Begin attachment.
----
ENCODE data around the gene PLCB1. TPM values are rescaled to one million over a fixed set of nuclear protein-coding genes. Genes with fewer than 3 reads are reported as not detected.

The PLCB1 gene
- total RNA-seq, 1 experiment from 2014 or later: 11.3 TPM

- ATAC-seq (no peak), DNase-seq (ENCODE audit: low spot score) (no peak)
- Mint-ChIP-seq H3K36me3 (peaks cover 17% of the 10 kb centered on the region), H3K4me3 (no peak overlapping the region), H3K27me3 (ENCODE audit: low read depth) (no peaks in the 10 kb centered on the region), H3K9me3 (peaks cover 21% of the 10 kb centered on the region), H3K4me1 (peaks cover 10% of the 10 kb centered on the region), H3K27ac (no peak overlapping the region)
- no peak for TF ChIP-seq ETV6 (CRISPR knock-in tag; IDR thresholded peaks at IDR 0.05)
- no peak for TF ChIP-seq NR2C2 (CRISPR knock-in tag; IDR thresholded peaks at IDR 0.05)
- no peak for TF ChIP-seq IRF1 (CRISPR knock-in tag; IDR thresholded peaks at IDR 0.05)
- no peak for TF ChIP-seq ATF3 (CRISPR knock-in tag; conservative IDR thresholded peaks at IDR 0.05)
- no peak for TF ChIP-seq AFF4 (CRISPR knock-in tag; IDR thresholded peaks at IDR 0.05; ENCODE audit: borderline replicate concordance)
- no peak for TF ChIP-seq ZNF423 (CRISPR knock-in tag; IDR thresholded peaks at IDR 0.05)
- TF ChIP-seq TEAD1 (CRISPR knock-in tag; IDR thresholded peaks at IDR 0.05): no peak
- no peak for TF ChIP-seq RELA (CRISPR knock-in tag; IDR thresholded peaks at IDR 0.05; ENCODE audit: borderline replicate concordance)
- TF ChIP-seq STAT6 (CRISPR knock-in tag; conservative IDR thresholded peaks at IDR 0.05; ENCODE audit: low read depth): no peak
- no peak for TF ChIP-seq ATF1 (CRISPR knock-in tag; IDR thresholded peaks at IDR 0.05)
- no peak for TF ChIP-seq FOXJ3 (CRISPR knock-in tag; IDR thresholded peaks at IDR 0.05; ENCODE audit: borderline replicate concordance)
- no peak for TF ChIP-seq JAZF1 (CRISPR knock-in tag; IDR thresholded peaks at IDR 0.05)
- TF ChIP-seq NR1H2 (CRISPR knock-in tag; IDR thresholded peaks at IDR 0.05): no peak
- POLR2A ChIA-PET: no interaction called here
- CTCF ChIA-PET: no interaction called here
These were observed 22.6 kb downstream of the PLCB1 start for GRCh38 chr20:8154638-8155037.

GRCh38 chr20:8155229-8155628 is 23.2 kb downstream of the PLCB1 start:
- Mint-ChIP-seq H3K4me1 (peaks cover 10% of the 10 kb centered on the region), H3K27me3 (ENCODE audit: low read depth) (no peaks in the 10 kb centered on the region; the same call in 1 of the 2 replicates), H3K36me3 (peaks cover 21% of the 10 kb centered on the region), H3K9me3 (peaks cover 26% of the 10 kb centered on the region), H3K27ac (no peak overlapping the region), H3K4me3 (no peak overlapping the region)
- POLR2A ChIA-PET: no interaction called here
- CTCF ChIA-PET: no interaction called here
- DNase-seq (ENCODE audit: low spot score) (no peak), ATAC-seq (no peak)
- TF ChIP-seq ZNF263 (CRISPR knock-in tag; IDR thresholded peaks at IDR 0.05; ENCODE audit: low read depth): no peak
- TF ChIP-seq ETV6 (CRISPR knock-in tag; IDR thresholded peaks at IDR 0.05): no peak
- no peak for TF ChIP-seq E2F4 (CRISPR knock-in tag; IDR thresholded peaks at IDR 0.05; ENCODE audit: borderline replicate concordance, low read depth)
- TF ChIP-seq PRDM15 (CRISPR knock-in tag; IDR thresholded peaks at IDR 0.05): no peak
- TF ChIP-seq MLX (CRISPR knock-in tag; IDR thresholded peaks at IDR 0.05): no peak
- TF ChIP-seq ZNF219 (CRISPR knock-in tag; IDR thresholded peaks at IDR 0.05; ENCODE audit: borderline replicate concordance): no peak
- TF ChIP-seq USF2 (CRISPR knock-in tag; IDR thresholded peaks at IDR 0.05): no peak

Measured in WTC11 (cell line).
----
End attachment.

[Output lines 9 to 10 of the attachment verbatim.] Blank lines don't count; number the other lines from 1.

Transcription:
- no peak for TF ChIP-seq ATF3 (CRISPR knock-in tag; conservative IDR thresholded peaks at IDR 0.05)
- no peak for TF ChIP-seq AFF4 (CRISPR knock-in tag; IDR thresholded peaks at IDR 0.05; ENCODE audit: borderline replicate concordance)